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The future of artificial intelligence & ethics on the road to superintelligence

Discussion in 'Stories, Fiction & Essays' started by bL4nkcode, Oct 13, 2016.

  1. bL4nkcode

    bL4nkcode Enthusiast Established

    The human brain, consisting of roughly 86 billion neurons, rivals the world’s best supercomputers in
    terms of magnitude, efficiency, and speed, using as little energy as a small 20-watt light bulb. Human evolution took tens of thousands of years to adapt noticeable brain size and architecture changes.

    Evolution is a slow process that can take eons for changes to occur. Technology, on the other hand,
    is amazing in terms of how fast it is moving along, blending into the world seamlessly. The
    technological evolution notably occurs at a faster pace compared to biological evolution.

    To further understand the situation, imagine a frog in a pot of water that heats up 1/10th of a degree
    Celsius every ten seconds. Even if the frog remained in that water for, say an hour, it would be unable
    to feel the minute changes in temperature. However, if the frog is dropped into boiling water, the
    change is too sudden and the frog jumps away to avoid fate.


    Let's take a gigantic chessboard and a grain of rice, for scale, and place each grain of rice to a
    corresponding chess square following a sequence: for each passing square, we double the amount.
    Upon applying this, we get:

    1) 1
    2) 2
    3) 4
    4) 8

    And so on. You must be thinking, “What difference does doubling a grain of rice for every box
    make?” But one must remember that, at some point, the number from which the count started will
    be totally indistinguishable to the end result. Still on the 41th square, it contains a mountainous 1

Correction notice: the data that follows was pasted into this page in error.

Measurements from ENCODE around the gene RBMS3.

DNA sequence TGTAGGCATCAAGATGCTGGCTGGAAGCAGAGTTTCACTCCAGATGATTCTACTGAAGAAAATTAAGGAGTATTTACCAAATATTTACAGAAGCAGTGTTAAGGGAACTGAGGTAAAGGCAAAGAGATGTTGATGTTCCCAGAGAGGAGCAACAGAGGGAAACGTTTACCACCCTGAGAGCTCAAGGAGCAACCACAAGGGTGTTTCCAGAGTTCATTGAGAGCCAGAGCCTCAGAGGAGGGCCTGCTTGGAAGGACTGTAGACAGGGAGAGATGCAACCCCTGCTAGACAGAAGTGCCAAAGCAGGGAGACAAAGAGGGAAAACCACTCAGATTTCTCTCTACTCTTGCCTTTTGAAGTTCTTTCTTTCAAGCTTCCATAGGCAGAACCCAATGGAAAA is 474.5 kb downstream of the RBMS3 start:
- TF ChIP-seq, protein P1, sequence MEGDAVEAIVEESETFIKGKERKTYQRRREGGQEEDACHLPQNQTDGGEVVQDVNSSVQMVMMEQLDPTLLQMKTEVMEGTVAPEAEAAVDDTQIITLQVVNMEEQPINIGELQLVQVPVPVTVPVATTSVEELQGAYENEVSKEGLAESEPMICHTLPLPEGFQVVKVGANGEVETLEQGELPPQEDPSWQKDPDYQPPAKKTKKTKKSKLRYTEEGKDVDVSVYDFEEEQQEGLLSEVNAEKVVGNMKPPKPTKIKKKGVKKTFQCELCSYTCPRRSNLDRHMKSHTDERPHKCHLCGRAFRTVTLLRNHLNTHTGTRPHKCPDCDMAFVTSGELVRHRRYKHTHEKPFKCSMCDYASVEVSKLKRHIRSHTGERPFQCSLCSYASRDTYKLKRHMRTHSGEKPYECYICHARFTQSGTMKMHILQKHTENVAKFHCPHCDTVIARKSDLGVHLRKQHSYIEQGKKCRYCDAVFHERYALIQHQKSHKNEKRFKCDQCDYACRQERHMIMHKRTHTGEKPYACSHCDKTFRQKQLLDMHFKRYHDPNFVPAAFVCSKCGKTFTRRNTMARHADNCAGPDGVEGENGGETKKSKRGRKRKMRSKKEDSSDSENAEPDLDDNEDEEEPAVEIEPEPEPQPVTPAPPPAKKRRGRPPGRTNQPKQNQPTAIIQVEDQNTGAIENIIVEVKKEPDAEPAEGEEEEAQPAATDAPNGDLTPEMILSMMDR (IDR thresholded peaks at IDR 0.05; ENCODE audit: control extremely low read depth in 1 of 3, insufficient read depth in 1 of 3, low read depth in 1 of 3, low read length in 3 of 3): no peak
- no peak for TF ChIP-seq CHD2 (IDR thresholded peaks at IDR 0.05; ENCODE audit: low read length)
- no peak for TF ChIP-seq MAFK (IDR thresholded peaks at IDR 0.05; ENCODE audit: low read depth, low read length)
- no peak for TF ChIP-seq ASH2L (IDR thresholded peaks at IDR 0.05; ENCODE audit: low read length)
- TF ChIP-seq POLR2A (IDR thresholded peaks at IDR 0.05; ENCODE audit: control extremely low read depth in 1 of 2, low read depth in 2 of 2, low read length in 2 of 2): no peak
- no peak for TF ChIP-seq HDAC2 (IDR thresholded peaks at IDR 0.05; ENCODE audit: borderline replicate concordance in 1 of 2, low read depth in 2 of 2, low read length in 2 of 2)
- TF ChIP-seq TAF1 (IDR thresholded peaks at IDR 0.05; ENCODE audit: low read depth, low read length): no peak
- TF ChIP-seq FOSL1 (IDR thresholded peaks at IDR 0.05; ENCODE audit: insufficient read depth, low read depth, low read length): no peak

trillion grains of rice pile.

    41) 1,099,511,627,776

    What started out as a measly amount, barely feeding a single ant, has become massive
    enough to feed a city of 100,000 people for a year.


    The development of technology over time

    In the year 1959, the global output of transistor production of 60 million was huge. It was deemed a
    manufacturing achievement to produce such an amount. Although looking at the world today, it
    pales because of how far the transistor development has come. A modern i7 Skylake processor
    contains around

    (Skip to 5:15 in the video, to hear the global transistor manufacturing achievement in 1959)

    1,750,000,000 transistors. It would take 29 years of 1959’s transistor global production to match
    one i7 Skylake transistor count.

    The transistor manufacturing size in an i7 Skylake processor is 14 nm. For reference, a silicon atom
    is about 0.1176 nm across: 14/0.1176=119 Meaning, a transistor in an i7 Skylake processor is only
    about 119 atoms across.

    Therefore, one can conclude that it takes technology to build technology. In the past, civilization was
    limited to the usage of paper and writing. Calculations done by hand tend to be slow and tedious.